7th March 2018
When you graduate and leave home, you think you can finally escape from your parents, especially when you’ve flown nearly 1000 miles south – but alas, they still mange to show their faces every now and then. All joking aside, last Thursday after work I grabbed a bag of crisps and hopped on the Metro to the airport to pick up my parents, who were landing after a day of wondering whether they’d even make it to the airport to leave England!
This was of course due to the weather brought by the double whammy of the “Beast from the East” and Storm Emma, which left our little English village of Worsthorne pretty much cut off from my hometown of Burnley. After braving some scary blizzards and huge snowdrifts, they eventually managed to get our little car all the way to Manchester and made their flight.
Cut to that evening and I was stood waiting at the terminal exit, with a “Briggs” sign in hand and a beer in my stomach: I had decided to arrive early and have a drink in arrivals after I was late to pick Amber up last year. Oops.
Pretty soon they appeared, we had our reunion hugs, and then we made a beeline for the Metro. We didn’t move fast enough however, as we had to wait a good while to get our tickets, but after two metro lines and a Cercanías train, we eventually rocked up at their hotel. As a traditional welcome to Spain, we went to a local bar and ordered some typical Madrid food, but I had to leave pretty soon thereafter as I was working the next day.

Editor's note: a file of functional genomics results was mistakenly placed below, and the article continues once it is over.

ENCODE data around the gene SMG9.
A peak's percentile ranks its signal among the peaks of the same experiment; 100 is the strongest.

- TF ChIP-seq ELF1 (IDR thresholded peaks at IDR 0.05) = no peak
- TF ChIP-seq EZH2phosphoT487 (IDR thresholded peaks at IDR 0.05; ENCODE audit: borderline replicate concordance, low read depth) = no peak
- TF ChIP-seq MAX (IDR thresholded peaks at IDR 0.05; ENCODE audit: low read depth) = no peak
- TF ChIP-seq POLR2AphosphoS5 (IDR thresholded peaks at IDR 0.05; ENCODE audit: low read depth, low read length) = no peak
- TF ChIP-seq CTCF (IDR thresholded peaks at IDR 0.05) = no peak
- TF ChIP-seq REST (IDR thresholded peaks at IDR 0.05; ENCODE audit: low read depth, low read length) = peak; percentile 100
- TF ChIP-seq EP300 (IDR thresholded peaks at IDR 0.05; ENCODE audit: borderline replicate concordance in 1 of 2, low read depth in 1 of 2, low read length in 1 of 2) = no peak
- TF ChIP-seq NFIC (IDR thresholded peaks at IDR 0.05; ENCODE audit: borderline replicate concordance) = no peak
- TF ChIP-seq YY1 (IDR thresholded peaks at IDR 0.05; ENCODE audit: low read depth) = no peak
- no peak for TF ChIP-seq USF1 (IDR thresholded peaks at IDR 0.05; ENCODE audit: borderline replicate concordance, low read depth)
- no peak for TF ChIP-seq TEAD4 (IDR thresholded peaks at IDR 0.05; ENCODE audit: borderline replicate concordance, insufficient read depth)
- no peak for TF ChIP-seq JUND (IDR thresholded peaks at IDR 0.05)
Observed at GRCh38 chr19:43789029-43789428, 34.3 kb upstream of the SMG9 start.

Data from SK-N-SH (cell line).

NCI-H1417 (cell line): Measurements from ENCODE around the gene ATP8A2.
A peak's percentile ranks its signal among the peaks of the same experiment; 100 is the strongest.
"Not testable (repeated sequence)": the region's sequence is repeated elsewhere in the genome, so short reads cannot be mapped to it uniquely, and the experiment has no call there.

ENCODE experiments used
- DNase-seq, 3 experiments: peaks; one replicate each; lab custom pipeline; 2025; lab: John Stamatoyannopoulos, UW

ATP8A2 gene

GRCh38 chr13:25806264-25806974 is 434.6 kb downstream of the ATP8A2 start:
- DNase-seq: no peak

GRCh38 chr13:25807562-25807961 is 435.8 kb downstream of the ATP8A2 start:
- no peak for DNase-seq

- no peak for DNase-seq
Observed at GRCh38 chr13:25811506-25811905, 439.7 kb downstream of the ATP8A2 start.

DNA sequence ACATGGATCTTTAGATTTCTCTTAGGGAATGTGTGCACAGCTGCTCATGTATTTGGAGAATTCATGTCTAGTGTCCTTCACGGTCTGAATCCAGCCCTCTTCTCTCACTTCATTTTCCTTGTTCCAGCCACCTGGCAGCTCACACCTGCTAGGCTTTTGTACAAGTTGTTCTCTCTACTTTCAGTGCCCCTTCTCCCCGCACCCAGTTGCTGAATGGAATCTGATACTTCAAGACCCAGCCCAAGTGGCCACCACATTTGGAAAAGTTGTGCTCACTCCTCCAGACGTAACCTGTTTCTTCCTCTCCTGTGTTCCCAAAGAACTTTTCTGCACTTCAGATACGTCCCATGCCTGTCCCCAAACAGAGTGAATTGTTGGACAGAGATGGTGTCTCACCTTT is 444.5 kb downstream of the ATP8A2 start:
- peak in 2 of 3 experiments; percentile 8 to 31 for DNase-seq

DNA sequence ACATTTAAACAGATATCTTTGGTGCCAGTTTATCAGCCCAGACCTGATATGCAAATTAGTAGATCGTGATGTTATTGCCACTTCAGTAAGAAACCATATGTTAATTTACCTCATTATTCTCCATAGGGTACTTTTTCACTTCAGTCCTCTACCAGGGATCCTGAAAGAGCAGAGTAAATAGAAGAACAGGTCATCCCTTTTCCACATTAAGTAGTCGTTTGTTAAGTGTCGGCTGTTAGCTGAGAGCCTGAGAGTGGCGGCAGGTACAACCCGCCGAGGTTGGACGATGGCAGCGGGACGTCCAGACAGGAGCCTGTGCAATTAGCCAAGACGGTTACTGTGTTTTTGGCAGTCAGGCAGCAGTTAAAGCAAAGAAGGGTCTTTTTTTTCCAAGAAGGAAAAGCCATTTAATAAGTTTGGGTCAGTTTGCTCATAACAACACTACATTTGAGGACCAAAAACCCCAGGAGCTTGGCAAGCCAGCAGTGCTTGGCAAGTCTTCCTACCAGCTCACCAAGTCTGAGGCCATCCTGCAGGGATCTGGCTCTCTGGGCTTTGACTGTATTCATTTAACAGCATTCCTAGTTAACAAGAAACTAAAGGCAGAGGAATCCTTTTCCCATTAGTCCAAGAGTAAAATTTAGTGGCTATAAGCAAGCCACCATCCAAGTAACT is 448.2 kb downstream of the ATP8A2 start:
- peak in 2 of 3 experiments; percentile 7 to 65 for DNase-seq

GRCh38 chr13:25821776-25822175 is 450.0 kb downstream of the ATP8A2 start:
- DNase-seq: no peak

That Friday I was busy away at work and so they were left to sort themselves out in the morning, but just after 2pm I let them in the door to the office, and my mum finally got a chance to check out my workplace after she didn’t manage to visit when she visited in 2016. Once again we brought along an aperitivo, and the team gathered to chat, snack, and drink wine whilst discussing the proper use of alioli.
Once we’d finally left the office at 4pm, we headed down to the Príncipe Pío shopping centre for some montaditos (little sandwiches) and jars of tinto de verano (similar to sangría). I forgot to mention that it’d been raining pretty much non-stop since my parents arrived, and so when we saw a break in the weather outside, we scrambled up to the Temple of Debod to enjoy the views.
The palace from the temple
As you can see, dry though it may have been, the weather still wasn’t great and so we hopped back on the Metro and headed to the centre of the city for a spot of shopping. On the high street we decided to dip into the Museum of the City of Madrid (which I visited for the first time just over a week ago), but my mum soon looked pretty bored and so we carried on towards the Puerta del Sol in the centre.
The museum’s courtyard
We were getting pretty weary as the evening came around, so we made ourself comfy in the back corner of a coffee shop and chatted until we eventually surrendered to the call of our beds.
Saturday began equally as lazily, with them two sleeping in long enough to miss the breakfast at the hotel. We thus decided to meet up at one of my favourite spots to get brunch, and there we enjoyed a slap up breakfast – and I felt quite pleased to have found somewhere that my notoriously picky mum enjoyed!
Taking photos for the ‘Gram